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Flying_Colander

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About Flying_Colander

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  1. Wish I had a video of it. I was chasing down a group of Soviet bombers with squaddies. The bombers panicked when we got in among them and started jettisoning their loads. I narrowly avoided being rained upon as I came up under my quarry. Just then, their bomb doors opened and I pulled the trigger. I hit the payload and three planes dissolved in mid-air. My own plane carted wheeled about and I fought to control what was left of it. I managed to stabilize it just in time to bail out and watch the debris arching around me. Fun in game, not so in real life. Pretty sure the parachute would have been shredded by burning aeroplane bits. IL-2 Sturmovik: Battle of Bodenplatte - Standard Edition, if the Fates choose to smile upon me again.
  2. If you stand out in the rain long enough, Lightening's gotta strike. Cheers, Robbo.
  3. Well done, Solidkreate. Good on ya, NaDs.
  4. Thanks, Solidkreate. The IL-2 is truly unique in its generosity towards one another. Not just these random acts of kindness but donations of time creating videos, dispensing advice and aid.
  5. A plane carrying the Dalai Lama, Trump and an Aussie has an engine on fire. To their chagrin the stricken trio discover only two parachutes remain. Trump snatches one declaring, "I'm soo important. Soo wonderful, important. Did I say important? America needs me to make them great again!!!" With this, he leaps into the slip stream. The Aussie grabs the last parachute and tries to strap in the Dalai Lama. But the Dalai Lama waves Bruce off. "My son, I have lived a long and fruitful. You are young and can lead a life of gentle purpose. Please, take the parachute." "No worries, mate, " says Bruce the Aussie. "We'll be fine. Some jackass jumped out with my rucksack."
  6. ICDP, Thanks for walking us through the Before and Afters. I didn't know what to look for on Friday and didn't understand the Update. Now I appreciate the great improvement. Cheers.
  7. All in, Apollo. This gives me an excuse to buy von Rickenbecker's SopGrip Mk1. I used to play Ace of Aces: Handy Rotary which was a clever WWI dogfight game using booklets. That was a hoot. Look forward to giving observation balloons what for. Cheers, mate.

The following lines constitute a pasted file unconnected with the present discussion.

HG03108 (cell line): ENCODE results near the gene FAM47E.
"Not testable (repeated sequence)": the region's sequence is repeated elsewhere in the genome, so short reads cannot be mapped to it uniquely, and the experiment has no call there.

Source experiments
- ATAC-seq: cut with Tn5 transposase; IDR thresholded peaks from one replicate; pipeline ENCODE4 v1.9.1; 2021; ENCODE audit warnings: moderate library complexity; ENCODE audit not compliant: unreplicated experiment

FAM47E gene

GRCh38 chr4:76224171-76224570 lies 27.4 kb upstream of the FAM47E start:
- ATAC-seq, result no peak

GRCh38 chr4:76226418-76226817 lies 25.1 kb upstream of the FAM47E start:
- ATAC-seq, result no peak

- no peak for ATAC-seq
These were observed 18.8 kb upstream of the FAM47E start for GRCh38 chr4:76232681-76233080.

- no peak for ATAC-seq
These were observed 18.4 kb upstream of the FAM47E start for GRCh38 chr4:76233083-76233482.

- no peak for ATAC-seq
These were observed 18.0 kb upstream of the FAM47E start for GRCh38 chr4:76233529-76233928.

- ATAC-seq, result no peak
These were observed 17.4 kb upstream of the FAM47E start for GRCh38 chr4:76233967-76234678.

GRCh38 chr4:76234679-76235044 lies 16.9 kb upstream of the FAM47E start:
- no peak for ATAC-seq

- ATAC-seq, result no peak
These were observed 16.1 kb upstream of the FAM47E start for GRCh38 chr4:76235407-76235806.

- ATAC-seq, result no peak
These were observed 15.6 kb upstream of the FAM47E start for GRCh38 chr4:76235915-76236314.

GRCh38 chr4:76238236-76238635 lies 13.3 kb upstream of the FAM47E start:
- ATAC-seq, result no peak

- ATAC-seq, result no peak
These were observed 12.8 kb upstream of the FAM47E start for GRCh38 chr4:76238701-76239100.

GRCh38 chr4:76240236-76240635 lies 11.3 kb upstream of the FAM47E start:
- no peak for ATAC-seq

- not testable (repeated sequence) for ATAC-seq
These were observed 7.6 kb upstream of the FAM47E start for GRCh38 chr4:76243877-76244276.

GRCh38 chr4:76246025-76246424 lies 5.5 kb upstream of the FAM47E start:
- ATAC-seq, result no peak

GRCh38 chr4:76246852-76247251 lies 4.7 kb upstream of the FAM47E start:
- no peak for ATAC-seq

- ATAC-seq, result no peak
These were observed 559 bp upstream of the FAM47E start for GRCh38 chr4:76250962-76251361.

8. Crash n Fail, Wonderfully horrible video. A bit like a watching a gruesome nature documentary as the lions pull down and pile onto some poor wildebeest. You had some nice saves. Groaned when you were almost there and the wing burned through or couldn't quite clear the vertical lumber. My favourite was skipping the 88 across the river like a stone and parking it perfectly on the beach opposite. Just before you edited the cut, one could hear the bullets thpp, thpping into the sand. I am really impressed by the soundscape. Did you goose of the sound FX or were they all in-game? The rattling metal bits, the engines winding down and the aircraft in distress contributed immensely to the atmospherics. Thanks for sharing. (Make another...) Flying Colander Post Script: The Devs have much bigger fish to fry but I hope one day we'll see the canopies being mashed instead of the crews coasting across snowfields and plowed fields with a cup of cha balanced on their knees. More realism without more gore, of course.
  9. I tuned in to see the next episode. Keep up the good work. Maybe next week...
  10. Interesting on the variations. So many to keep up with. I'll try for some of the more obscure and interesting ones. Some G6s had taller tails made of wood. This gave them better rudder command at high speed. (Perhaps wood was used as metal was a dwindling strategic supply at this stage of the war.) Larger supercharger AND water injection combined in the G6 engine (DB 605ASM) for combined boost at high altitude and low/mid altitude, respectively. With all this extra speed, the muscle strength needed to move the joystick became too demanding. Some G6s were outfitted with special aileron tabs to take the pressure off the stick. I think they were called Flitner or Fletner tabs, if memory serves. Pretty hard keeping track of all these designs. Late in the war, innovations and standards were hodge-podge. No universal uniformity could be enforced which makes for fun trivia. Thanks, Lothar. F.C.
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